Submit No, absolutely not. Let's get the "Redskins" mascot out of the way:
American Indians as Mascots Recognizing that inaccurate history often subtly promotes continuing white supremacy, the National Education Association NEA commissioned these articles and has posted some of them in slightly different form at its website.
I thank Harry Lawson and others at NEA for the commission, for editorial suggestions, and for other assistance.
Across the country, schools used to give their athletic teams tribal names or generic American Indian terms. Whites in Native garb and covered with Native symbols like eagle feathers served as mascots. The Smithsonian National Museum of the American Indian used these two images to advertise a symposium critiquing the use of Native Americans as mascots and sports images.
Students can think about how the first image is no longer OK though it was in the Nadirwhile the second image still circulates.
In the last twenty years, Native Americans and non-Native allies have challenged these traditions. From now on, such mascots, symbols, and names will be controversial.
Never again can they unify students and communities as they did. Teachers can help students become more knowledgeable about this issue and more sympathetic to those challenging the practice.
Students at schools not burdened by these symbols may need this sensitivity to avoid ridiculing real Natives when such students play teams still beset by these mascots. Students will also want to understand the recurring disputes about such nationally-known teams as the Cleveland Indians, Washington Redskins, and Florida State Seminoles.
Historically, most teams that use Native mascots chose to do so during the Nadir of race relations. Earlier essays have mentioned the Nadir; the next one treats it directly. During this eraNative Americans sank to their lowest numbers; their cultures, languages, and land bases were also endangered.
Meanwhile, eugenics, a "science" that "explained" Native defeat as genetically ordained, rose to its zenith. White appropriation of Native symbols reflects the intense racism of that era.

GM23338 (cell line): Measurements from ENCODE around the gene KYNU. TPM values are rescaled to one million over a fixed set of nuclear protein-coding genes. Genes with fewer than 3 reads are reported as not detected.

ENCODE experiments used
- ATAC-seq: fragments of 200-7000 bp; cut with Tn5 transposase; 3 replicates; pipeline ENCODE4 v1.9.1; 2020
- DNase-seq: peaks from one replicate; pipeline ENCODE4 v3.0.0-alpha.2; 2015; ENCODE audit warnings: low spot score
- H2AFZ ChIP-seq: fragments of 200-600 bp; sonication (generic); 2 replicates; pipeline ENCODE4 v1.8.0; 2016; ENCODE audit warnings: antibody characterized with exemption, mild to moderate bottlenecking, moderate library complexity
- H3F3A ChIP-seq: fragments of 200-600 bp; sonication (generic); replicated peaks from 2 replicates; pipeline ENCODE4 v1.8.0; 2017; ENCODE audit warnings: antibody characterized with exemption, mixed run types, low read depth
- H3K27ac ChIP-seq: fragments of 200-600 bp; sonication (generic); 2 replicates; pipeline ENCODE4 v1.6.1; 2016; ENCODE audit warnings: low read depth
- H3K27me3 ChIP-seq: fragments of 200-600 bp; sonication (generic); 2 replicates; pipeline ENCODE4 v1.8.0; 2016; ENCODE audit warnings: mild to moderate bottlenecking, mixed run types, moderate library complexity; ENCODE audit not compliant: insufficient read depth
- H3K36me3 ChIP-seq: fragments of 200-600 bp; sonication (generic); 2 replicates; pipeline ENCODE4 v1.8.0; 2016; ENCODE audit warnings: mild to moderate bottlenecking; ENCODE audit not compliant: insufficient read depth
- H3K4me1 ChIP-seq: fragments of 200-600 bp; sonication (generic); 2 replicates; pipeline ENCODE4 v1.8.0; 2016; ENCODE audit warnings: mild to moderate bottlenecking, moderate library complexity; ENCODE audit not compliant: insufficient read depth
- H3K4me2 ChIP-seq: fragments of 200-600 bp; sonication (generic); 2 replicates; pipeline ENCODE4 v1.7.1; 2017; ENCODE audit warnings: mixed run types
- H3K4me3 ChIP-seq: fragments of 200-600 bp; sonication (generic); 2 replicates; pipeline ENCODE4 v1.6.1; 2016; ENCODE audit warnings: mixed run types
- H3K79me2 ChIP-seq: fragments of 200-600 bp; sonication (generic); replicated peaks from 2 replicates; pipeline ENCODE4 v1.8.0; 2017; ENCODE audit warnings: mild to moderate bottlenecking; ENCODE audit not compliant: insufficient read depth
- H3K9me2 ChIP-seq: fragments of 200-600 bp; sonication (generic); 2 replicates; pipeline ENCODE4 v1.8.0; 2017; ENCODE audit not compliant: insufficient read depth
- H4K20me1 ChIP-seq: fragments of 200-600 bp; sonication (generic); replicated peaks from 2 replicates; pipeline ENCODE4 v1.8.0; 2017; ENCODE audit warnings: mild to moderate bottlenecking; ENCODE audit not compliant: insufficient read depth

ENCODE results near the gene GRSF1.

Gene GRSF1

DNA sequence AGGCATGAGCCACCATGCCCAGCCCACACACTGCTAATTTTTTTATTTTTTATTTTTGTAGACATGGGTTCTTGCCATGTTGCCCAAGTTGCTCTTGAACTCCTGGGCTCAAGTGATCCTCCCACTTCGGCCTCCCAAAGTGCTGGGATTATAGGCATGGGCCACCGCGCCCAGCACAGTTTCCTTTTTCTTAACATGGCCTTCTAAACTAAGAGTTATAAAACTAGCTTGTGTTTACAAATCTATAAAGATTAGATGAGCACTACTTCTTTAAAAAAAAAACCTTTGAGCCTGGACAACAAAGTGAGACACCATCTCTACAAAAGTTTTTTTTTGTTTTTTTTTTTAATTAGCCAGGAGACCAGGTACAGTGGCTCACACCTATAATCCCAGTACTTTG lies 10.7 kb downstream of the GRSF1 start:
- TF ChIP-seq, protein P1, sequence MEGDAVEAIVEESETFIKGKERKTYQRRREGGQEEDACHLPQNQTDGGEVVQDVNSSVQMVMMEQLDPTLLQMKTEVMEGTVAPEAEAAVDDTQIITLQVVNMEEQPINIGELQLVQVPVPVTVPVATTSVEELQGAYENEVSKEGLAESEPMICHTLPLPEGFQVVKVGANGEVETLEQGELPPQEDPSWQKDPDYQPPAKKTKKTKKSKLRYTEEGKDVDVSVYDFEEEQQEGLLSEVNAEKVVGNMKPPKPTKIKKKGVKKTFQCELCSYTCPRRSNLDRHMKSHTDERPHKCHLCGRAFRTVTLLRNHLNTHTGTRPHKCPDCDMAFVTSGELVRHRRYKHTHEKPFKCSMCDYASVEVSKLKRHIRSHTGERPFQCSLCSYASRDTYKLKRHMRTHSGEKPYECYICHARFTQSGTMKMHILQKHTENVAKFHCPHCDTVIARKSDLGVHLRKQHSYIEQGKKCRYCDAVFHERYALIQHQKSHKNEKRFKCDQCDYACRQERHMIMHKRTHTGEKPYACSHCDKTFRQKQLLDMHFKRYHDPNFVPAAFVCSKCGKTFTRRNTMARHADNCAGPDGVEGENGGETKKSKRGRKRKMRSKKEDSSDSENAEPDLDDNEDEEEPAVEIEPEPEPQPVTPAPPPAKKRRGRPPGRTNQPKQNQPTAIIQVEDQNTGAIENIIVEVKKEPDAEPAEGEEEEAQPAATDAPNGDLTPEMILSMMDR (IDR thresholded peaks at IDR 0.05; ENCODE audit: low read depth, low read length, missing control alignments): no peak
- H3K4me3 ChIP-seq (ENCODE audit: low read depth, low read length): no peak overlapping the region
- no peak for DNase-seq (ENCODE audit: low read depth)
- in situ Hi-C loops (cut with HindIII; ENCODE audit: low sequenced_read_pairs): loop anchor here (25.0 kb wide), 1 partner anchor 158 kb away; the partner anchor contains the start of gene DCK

Like the "Improved Order of Red Men," using 19th-century American Indian images as mascots implies that Natives are a thing of the past. Some fans claim that they use terms like "Redskins" or "Braves" as signs of their deep respect for Native peoples and traditions.
Often the staunchest fans stoop to say the harshest things about Native objections. Surely the worst term is "Redskins. No one would say it in everyday conversation. Among the members of a recent House of Representatives, for example, were two Native Americans, or perhaps "American Indians," but certainly not two "redskins.
Instead, many non-Natives infer that they can do as they please, since Natives are such a small minority anyway. In the process, they claim the right to use Native imagery as they wish, even though they are not Native.Oct 08, · Native American names and symbols have long been popular for all types of American sports teams at the professional, college and high school levels.
Think of the Cleveland Indians, Atlanta Braves and Washington Redskins. Sep 22, · Then there are the mascots. Pressure to eliminate Native American-themed nicknames and mascots from California’s schools has been around since at least the s. For Americans to have sports names and mascots that degrade Native Americans and poke at their spirituality and culture is JUST as tasteless and offensive as it would be if the descendants of Nazi.
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The Debate Regarding the Use of Native American Mascots Essay Words | 6 Pages. competition, have a mascot. It is the mascot that represents the competitive .
In my survey of MascotDB, percent of the Native American mascots and team names did belong to colleges, but almost all of those colleges did not belong to the NCAA.